terity, Saint Jerome, by way of exception, permits children
the use of the bath, of wine, and of meat, but only " when
necessity requires it, and lest the feet may fail them before
having walked."

74. Intellectual and Moral Asceticism. — For the
mind, as well as for the body, we may say of Saint Jerome
what Nicole wrote to a nun of his time: "You feed your
pupils on bread and water." The Bible is the only book
recommended, and this is little ; but it is the Bible entire,
which is too much. Tim Song of Songs, with its sensual
imagery, would be strange reading fur a young girl. The
arts, like letters, find no favor with the mysticism of Saint

"Never let Paula listen to musical instruments; let her
even be ignorant of the uses served by the flute and the

As for the flute, which the Greek philosophers also did
not like, let it be so ; but what .shall we say of this condcm-


nation of the harp, the instrument of David and the angels,
and of religious music itself ! How far we are, in common
with Saint Jerome, from that complete life, from that harmo-
nious development of all the faculties, which modern educa-
tors, Herbert Spencer, for example, present to us with
reason as the ideal of education ! Saint Jerome goes so far
as to proscribe walking : —

"Do not let Paula be found in the ways of the world
(emphatic paraphrase for streets), in the gatherings and in
the company of her kindred; let her be found only in

The ideal of Saint Jerome is a monastic and cloistered life,
even in the world. But that which is graver still, that which
is the fatal law of mysticism, is that Saint Jerome, after
having proscribed letters, arts, and necessary and legitimate
pleasures, even brings hfs condemnation to bear on the most
honorable sentiments of the heart. The heart is human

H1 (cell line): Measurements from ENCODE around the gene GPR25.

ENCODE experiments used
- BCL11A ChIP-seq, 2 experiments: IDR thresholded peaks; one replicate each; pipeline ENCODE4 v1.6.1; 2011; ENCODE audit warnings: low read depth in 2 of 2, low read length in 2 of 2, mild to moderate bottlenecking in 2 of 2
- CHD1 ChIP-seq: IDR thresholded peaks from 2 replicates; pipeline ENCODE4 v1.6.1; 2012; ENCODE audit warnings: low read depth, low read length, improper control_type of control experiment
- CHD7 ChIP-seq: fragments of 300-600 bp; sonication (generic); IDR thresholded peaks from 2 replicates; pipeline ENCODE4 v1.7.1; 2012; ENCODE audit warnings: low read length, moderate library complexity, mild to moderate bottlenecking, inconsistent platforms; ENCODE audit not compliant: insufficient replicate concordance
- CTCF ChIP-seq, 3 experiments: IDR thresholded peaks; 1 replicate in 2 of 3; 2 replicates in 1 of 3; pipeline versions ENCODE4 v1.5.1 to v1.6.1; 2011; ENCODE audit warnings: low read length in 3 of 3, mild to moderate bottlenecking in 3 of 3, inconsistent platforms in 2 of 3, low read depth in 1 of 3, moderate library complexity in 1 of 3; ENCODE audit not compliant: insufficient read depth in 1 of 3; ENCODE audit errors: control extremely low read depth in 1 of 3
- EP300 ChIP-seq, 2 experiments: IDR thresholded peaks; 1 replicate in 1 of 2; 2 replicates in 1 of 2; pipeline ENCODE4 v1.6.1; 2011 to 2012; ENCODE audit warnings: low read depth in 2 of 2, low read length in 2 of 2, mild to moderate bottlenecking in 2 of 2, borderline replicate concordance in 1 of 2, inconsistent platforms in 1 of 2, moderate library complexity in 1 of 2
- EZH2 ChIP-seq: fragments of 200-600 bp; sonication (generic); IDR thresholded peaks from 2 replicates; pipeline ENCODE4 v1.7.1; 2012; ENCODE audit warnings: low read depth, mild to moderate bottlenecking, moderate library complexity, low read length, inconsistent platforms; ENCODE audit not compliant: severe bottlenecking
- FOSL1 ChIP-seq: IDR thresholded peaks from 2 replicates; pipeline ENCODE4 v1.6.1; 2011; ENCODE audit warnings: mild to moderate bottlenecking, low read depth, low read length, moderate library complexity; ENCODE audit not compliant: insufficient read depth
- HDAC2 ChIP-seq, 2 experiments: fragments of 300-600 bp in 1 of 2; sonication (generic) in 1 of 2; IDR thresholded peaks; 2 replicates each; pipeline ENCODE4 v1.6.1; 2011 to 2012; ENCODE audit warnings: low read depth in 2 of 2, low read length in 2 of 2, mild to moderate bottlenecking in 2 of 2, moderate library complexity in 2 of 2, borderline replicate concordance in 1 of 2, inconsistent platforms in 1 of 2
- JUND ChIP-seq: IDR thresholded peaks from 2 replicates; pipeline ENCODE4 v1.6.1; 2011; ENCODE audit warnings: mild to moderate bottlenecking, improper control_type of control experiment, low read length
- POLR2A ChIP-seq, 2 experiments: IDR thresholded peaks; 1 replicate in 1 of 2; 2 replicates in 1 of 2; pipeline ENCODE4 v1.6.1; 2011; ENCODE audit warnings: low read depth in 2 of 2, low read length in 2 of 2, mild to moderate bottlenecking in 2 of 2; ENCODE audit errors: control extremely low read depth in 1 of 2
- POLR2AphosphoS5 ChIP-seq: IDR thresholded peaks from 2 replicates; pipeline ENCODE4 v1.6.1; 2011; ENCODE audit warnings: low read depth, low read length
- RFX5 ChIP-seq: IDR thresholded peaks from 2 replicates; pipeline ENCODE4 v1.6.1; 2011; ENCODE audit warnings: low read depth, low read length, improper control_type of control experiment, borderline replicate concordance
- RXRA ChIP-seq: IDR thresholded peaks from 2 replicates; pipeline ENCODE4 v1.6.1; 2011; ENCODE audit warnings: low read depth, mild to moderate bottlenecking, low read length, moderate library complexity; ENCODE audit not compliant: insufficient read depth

also, and everything human is evil and full of danger :

' ' Do not allow Paula to feel more affection for one of her
companions than for others ; do not allow her to speak with
such a one in an undertone." And as he held in suspicion
even the affections of the family, the Doctor of the Church
concludes thus : —

" Let her be educated in a cloister, where she will not
know the world, where she will live as an angel, having a
body but not knowing it, and where, in a word, you will be
spared the care of watching over her. ... If you will send us
Paula, I will charge myself with being her master and nurse ;
I will give her my tenderest care ; my old age will not pre-
vent me from untying her tongue, and I shall be more re-
nowned than the philosopher Aristotle, since I shall instruct,
not a mortal and perishable king, but an immortal spouse of
the Heavenly King."


75. Permanent Truths. — The pious exaggerations of
Saint Jerome only throw into sharper relief the justice and
the excellence of some of his practical suggestions, — upon
the teaching of reading, for example, or upon the necessity
of emulation : —

" Put into the hands of Paula letters in wood or in ivory,
and teach her the names of them. She will thus learn while
playing. But it will not suffice to have her merely memorize
the names of the letters, and call them in succession as they
stand in the alphabet. You should often mix them, putting
the last first, and the first in the middle.

"Induce her to construct words by offering her a prize,
or by giving her, as a reward, what ordinarily pleases chil-
dren of her age. . . . Let her have companions, so that the
commendation she may receive may excite in her the feeling
of emulation. Do not chide her for the difficulty she may
have in learning. On the contrary, encourage her by com-
mendation, and proceed in such a way that she shall be
equally sensible to the pleasure of having done well, and to
the pain of not having been successful. . . . Especially lake
care that she do not conceive a dislike for study that might
follow her into a more advanced age." 1

76. Intellectual Feebleness of the Middle Age. —
If the early doctors of the Church occasionally expressed
some sympathy for profane letters, it is because, in their
youth, before having received baptism, they had themselves
attended the pagan schools. But these schools once closed,
Christianity did not open others, and, after the fourth cen-
tury, a profound night enveloped humanity.. The labor of
the Greeks and the Romans was as though it never had

1 For writing, Saint Jerome, like Quintilian, recommends thai children
first practise on tablets of wood on which letters have been engraved.


been. The past no longer existed. Humanity began anew.
In the fifth century, Apollinaris Sidonius declares that
"the young no longer study, that teachers no longer have
pupils, and that learning languishes and dies." Later, Lupus
of Ferrieres, the favorite of Louis the Pious and Charles the
Bald, writes that the study of letters had almost ceased. In